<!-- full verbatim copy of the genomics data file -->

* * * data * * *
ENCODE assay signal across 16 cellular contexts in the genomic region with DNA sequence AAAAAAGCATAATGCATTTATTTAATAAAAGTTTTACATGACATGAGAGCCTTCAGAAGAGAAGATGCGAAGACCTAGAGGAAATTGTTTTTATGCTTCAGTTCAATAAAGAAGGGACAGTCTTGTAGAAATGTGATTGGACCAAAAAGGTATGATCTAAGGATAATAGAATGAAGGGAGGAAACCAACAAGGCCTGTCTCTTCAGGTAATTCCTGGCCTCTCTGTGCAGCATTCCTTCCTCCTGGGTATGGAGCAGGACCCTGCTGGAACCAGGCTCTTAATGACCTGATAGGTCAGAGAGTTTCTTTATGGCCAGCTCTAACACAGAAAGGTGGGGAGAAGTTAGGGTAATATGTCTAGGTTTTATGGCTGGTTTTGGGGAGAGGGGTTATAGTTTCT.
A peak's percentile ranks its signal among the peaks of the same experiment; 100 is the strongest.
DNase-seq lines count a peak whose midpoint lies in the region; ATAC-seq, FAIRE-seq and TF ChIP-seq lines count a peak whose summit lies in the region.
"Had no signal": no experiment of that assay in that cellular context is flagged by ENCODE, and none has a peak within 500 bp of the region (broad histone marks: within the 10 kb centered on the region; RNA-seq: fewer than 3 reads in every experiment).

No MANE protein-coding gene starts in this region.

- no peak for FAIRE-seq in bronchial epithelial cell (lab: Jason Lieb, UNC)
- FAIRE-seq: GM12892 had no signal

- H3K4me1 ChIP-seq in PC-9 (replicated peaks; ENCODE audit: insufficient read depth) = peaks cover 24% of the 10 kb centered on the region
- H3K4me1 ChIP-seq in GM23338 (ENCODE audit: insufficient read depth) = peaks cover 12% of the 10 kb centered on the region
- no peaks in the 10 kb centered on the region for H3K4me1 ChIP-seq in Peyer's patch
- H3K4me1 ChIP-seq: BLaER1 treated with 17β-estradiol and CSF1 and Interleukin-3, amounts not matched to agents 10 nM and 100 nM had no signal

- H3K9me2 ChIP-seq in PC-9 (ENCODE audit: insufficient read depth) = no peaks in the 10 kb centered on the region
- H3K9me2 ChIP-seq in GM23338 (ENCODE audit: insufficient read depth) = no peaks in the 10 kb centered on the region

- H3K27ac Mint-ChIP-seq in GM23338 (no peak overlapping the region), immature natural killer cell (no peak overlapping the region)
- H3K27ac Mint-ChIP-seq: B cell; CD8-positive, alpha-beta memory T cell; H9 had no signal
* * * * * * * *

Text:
ENCODE assay signal across 16 cellular contexts in the genomic region with DNA sequence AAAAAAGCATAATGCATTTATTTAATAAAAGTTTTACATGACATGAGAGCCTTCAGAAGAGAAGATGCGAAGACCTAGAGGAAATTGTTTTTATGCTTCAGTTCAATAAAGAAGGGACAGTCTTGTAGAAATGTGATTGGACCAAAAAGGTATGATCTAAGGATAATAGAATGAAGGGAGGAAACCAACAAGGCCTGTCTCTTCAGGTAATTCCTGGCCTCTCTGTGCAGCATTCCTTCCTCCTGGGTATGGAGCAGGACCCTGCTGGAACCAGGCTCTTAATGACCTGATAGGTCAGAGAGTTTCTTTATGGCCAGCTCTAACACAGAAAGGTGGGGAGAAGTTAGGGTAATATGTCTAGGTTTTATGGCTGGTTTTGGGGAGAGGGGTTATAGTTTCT.
A peak's percentile ranks its signal among the peaks of the same experiment; 100 is the strongest.
DNase-seq lines count a peak whose midpoint lies in the region; ATAC-seq, FAIRE-seq and TF ChIP-seq lines count a peak whose summit lies in the region.
"Had no signal": no experiment of that assay in that cellular context is flagged by ENCODE, and none has a peak within 500 bp of the region (broad histone marks: within the 10 kb centered on the region; RNA-seq: fewer than 3 reads in every experiment).

No MANE protein-coding gene starts in this region.

- no peak for FAIRE-seq in bronchial epithelial cell (lab: Jason Lieb, UNC)
- FAIRE-seq: GM12892 had no signal

- H3K4me1 ChIP-seq in PC-9 (replicated peaks; ENCODE audit: insufficient read depth) = peaks cover 24% of the 10 kb centered on the region
- H3K4me1 ChIP-seq in GM23338 (ENCODE audit: insufficient read depth) = peaks cover 12% of the 10 kb centered on the region
- no peaks in the 10 kb centered on the region for H3K4me1 ChIP-seq in Peyer's patch
- H3K4me1 ChIP-seq: BLaER1 treated with 17β-estradiol and CSF1 and Interleukin-3, amounts not matched to agents 10 nM and 100 nM had no signal

- H3K9me2 ChIP-seq in PC-9 (ENCODE audit: insufficient read depth) = no peaks in the 10 kb centered on the region
- H3K9me2 ChIP-seq in GM23338 (ENCODE audit: insufficient read depth) = no peaks in the 10 kb centered on the region

- H3K27ac Mint-ChIP-seq in GM23338 (no peak overlapping the region), immature natural killer cell (no peak overlapping the region)
- H3K27ac Mint-ChIP-seq: B cell; CD8-positive, alpha-beta memory T cell; H9 had no signal